Clearly, this SBAC timetable shouts out why so many students and teachers, not to mention administrators, label these assessments lengthy, stressful, and exhausting. By comparison, college exams are only three hours, the SAT is three and three quarters, and our military’s ASVAB is only two and a half! We have to ask, how is it that the SAT manages to test a senior in less than half the time it takes for SBAC to assess a third-grader? Who knew I would stumble across such revealing manuals? I merely intended to research the acronyms and dense terminology swirling around standardized tests like a dust cloud. But once penetrated, the online SBAC guides reveal a method of “accountability” that is both inefficient and extreme.
Rachel Rich taught middle and high school English and Foreign Language for 21 years, while leading the longest running international student exchange program between them. An early advocate of educational reform, she worked on several committees for the Oregon Department of Education to pass House Bill 3565 (The Oregon Educational Reform Act), and helped draft Oregon’s Certificate of Initial Mastery and Certificate of Advanced Mastery. She participated in the VIVA NEA 360 Idea Exchange.
By Lesley Hagelgans
Who is qualified to lead?
At the Teach to Lead Summit in Louisville (December 2014), a team of regular classroom teachers were asked how they knew they were qualified to take on the initiative they had proposed. They explained that they believe in the wealth of their knowledge in pedagogy, their experience in the classroom, and their ability to research and network empowered them to be qualified. Effective teacher leaders take it for granted that they are qualified to rise to the new challenges in education. Maybe that’s why the role of defining a teacher leader has become so difficult at this point in our educational society.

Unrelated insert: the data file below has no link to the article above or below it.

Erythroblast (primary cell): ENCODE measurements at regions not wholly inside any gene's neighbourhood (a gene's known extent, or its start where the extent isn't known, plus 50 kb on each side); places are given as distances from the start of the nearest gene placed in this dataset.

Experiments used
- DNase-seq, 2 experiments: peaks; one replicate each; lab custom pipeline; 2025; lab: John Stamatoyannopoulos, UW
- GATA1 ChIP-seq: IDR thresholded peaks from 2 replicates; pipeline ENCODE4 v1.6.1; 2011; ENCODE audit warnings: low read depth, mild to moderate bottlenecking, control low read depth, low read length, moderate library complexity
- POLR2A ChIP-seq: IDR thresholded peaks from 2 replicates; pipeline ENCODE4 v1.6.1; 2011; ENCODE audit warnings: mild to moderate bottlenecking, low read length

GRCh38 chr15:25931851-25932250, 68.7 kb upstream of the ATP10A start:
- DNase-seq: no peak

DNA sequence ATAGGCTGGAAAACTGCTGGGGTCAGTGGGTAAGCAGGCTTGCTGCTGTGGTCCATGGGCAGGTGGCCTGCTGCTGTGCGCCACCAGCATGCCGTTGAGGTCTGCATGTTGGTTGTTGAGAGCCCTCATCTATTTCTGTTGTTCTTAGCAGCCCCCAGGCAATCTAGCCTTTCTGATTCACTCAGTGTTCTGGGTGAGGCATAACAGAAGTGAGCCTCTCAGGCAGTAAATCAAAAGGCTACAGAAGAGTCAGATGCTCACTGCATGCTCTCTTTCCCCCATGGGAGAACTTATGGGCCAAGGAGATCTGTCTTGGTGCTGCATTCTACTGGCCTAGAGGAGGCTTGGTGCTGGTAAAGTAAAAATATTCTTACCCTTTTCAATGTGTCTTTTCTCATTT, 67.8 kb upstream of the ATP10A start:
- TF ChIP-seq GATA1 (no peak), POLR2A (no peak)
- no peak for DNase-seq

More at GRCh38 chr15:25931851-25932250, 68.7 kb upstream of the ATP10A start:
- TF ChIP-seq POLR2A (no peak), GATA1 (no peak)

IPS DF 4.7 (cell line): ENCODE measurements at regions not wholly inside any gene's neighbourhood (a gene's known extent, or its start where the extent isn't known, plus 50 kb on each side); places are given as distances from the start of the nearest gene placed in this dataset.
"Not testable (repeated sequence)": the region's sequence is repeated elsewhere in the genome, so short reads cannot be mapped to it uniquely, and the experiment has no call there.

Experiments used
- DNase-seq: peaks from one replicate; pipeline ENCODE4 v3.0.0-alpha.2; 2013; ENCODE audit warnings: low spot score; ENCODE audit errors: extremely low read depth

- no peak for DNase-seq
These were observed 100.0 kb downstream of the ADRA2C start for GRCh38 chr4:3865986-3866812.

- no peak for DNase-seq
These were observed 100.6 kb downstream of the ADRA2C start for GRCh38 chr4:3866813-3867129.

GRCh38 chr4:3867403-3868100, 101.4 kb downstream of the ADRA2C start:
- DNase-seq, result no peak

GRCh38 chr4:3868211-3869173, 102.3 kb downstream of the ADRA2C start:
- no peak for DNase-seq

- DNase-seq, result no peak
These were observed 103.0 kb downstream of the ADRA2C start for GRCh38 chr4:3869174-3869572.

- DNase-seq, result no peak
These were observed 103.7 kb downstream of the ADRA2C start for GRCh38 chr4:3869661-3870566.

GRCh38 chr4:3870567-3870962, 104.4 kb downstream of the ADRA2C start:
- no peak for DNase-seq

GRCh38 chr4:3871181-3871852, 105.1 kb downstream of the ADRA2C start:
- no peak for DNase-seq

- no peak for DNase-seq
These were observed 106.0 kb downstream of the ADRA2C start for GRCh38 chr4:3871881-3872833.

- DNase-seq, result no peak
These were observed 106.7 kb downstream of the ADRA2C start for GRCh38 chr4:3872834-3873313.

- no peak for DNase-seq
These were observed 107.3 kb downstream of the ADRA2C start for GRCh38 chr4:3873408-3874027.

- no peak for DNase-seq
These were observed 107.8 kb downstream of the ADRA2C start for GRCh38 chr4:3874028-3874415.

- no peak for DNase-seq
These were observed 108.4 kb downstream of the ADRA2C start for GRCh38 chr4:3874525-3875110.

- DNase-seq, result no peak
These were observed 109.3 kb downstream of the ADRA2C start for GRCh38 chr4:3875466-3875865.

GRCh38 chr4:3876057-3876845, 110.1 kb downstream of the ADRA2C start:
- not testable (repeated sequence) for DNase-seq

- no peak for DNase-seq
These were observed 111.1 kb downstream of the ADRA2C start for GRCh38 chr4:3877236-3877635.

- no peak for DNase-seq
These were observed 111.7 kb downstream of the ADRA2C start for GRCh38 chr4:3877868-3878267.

Emerging Road Map
There is an emerging roadmap to becoming a teacher leader, but it is difficult to put into words. Previous career pathways ended in administration or university classrooms. In the corporate world of the late twentieth century, women had to bust through the glass ceiling into corporate offices; education is very similar.
The evolving career ladder of Teacher Leadership is similar to the evolution of Nurse Practitioners from the medical field. Defining what that role should be is tough, because there are countless variables to consider about what goes into an effective teacher leader. Besides the aforementioned variables, there is an endless supply of people (who are not teachers) who feel that they should be shaping the job description of this new position.
Teachers need to be front and center – if not leading – this conversation! They provide valuable insight and research for defining what a teacher leader should be. Sometimes that research is more qualitative than quantitative, but the value in both methods of research cannot be overlooked.
Organizations like New Voice Strategies and VIVA Teachers, the Department of Education, the Network of National State Teachers of the Year, Hope Street Group, the Center for Teaching Quality, the National Education Association, the American Federation of Teachers and other similar groups are all seeking to define what it means to be a teacher leader.
These organizations are working collaboratively to raise the voice of teachers in the crafting of this new position within the profession and to highlight the actions of those brave educators willing to step out of the traditional classroom role in hopes of inspiring meaningful, sustainable reform in a movement towards a more equitable, quality education for all students through teacher leadership.